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American Child BrideA History of Minors and Marriage in the United States$
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Nicholas L. Syrett

Print publication date: 2016

Print ISBN-13: 9781469629537

Published to North Carolina Scholarship Online: May 2017

DOI: 10.5149/northcarolina/9781469629537.001.0001

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I Did and I Don’t Regret It

I Did and I Don’t Regret It

Child Marriage and the Contestation of Childhood, 1880–1925

Chapter:
(p.142) Six I Did and I Don’t Regret It
Source:
American Child Bride
Author(s):

Nicholas L. Syrett

Publisher:
University of North Carolina Press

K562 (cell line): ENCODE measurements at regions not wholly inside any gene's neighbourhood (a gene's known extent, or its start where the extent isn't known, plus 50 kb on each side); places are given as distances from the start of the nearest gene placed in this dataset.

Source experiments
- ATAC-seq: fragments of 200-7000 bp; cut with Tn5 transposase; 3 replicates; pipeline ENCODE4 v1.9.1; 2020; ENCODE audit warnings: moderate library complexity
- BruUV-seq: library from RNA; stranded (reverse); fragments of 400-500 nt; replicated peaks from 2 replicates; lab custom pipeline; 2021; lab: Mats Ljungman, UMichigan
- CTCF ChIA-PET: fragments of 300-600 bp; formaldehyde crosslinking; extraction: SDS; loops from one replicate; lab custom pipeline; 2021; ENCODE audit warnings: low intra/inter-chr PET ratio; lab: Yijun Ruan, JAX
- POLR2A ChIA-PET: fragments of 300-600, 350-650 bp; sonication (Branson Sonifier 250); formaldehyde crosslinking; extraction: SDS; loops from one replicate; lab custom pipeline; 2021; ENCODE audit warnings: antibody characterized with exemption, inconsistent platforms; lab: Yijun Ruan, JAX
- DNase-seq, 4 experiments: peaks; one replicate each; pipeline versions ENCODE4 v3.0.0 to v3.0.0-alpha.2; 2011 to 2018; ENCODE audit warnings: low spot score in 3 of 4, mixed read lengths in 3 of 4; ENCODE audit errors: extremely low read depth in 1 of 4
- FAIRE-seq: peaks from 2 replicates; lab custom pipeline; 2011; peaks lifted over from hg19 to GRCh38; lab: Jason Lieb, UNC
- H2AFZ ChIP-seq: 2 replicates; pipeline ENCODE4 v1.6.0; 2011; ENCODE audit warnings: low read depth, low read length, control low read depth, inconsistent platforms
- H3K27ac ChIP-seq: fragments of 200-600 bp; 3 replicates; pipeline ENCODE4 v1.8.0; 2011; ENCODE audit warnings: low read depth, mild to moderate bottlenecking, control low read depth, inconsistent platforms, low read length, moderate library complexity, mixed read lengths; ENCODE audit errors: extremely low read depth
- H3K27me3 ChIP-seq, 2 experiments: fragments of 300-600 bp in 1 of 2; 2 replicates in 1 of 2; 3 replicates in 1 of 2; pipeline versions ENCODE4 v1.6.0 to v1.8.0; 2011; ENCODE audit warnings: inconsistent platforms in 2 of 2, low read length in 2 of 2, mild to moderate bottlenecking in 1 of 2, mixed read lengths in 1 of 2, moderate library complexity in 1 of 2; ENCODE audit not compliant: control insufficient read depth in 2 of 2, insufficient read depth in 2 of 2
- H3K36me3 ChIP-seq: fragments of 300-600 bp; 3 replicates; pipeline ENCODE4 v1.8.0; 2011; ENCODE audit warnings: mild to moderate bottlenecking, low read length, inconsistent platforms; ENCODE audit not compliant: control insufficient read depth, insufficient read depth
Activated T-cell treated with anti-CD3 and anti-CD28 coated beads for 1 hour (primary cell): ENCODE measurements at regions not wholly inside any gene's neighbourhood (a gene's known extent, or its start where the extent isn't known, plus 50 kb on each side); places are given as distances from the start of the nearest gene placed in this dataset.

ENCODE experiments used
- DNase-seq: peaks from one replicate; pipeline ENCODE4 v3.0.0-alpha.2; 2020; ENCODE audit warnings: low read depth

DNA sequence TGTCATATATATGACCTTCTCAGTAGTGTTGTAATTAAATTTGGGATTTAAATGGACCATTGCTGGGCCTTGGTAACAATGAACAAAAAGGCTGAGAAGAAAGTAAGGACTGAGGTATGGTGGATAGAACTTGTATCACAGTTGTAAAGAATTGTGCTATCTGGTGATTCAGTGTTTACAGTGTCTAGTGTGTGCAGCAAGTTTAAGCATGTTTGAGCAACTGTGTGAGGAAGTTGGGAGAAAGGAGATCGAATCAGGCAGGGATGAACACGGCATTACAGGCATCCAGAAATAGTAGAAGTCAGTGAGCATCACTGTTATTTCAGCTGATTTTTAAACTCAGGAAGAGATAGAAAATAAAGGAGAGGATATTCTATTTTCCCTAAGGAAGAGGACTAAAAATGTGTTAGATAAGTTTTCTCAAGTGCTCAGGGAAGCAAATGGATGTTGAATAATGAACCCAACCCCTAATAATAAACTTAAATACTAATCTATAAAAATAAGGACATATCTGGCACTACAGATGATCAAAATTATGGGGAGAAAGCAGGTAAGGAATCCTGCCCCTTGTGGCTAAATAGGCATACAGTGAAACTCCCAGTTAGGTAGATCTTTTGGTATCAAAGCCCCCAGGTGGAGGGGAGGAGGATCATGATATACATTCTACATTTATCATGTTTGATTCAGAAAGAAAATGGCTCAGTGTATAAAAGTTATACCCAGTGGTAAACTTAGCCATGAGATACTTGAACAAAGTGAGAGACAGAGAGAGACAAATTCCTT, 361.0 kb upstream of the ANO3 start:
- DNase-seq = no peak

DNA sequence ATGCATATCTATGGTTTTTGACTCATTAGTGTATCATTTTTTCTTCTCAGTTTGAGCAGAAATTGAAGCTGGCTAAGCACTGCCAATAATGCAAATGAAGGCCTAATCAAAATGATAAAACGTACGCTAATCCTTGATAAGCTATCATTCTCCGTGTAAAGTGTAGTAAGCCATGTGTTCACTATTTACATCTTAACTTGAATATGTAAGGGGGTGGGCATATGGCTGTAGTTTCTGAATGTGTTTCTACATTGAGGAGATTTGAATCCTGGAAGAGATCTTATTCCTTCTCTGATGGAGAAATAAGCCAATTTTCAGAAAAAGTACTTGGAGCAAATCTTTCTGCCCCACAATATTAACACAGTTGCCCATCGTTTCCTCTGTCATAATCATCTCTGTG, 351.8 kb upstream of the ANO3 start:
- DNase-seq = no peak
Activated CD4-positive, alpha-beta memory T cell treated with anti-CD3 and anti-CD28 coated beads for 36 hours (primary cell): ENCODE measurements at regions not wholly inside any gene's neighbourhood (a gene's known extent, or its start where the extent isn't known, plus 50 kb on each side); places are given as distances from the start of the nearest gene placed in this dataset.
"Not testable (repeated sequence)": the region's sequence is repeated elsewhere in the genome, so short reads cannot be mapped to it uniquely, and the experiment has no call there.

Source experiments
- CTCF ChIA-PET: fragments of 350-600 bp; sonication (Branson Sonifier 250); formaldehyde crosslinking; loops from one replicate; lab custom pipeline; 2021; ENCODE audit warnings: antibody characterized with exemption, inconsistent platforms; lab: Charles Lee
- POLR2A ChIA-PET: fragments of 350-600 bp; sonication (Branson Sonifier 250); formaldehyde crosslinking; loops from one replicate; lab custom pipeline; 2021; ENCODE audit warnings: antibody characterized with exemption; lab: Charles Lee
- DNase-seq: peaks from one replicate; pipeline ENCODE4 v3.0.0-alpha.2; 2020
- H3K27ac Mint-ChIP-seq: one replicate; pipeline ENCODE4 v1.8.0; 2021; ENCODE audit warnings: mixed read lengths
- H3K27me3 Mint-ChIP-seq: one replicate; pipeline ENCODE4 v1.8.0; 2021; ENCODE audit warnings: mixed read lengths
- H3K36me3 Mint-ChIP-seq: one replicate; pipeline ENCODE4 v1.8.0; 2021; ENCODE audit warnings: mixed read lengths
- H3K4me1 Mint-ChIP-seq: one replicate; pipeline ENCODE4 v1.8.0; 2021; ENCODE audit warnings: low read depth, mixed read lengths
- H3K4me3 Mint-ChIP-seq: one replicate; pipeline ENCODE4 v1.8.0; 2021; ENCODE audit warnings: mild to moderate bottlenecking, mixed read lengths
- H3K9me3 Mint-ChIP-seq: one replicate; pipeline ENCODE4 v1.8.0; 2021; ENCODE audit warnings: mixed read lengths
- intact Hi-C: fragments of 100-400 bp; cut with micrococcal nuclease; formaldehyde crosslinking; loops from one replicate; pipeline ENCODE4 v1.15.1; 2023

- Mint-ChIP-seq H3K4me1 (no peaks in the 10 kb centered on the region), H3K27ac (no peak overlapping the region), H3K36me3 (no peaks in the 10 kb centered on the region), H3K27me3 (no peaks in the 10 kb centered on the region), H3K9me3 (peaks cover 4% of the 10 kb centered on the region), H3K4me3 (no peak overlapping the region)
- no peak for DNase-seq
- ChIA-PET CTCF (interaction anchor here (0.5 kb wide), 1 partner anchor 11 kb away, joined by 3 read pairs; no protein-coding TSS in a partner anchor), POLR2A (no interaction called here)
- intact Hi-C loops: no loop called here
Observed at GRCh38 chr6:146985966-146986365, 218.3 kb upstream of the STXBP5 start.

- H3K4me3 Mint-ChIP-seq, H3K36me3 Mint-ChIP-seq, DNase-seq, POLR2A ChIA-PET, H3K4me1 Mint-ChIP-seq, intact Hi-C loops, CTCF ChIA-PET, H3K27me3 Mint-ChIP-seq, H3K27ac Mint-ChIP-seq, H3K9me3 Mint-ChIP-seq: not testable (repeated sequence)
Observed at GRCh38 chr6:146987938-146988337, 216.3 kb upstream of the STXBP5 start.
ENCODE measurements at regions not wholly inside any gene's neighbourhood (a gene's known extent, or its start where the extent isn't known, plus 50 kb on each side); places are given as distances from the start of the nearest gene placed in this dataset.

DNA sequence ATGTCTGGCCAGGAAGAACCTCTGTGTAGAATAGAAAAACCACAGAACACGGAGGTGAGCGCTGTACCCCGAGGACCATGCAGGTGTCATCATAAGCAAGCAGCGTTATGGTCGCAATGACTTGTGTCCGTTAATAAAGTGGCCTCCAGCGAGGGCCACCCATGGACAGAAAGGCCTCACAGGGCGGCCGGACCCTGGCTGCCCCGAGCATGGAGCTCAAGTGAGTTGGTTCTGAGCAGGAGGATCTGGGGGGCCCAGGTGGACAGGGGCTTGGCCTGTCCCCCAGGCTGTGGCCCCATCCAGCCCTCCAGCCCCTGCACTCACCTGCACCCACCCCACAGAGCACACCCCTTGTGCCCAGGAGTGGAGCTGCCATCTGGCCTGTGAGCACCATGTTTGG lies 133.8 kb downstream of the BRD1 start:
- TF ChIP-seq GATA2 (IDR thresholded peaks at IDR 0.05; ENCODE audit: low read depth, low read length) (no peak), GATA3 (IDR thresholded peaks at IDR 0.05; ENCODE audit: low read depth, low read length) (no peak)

DOI:10.5149/northcarolina/9781469629537.003.0007

As reformers and lawmakers raised the age of consent to marriage and made it more difficult for minors to become husbands and wives, young people reacted by marrying extralegally. From the late nineteenth century through the first three decades of the twentieth, the rates of minor marriage increased, in part, this chapter argues, because marriage became one way of legaly claiming freedom and independence from parents. Marriage emancipated children, it let them escape from abusive homes, keep their wages or inheritances, and have sex without being prosecuted under newly passed statutory rape laws. It allowed them to contest their status as children, itself newly enshrined in the law in a whole host of Progressive Era reforms targeting childhod and adolescence. At the same time the legal device of marriage could also trap girls in abusive and exploitative relationships where they had little recourse to legal protection.

Keywords:   Age of consent, Freqency of minor marriage, Parental emancipation, Statutory rape laws, Progressive Era, Adolescence, Exploitation

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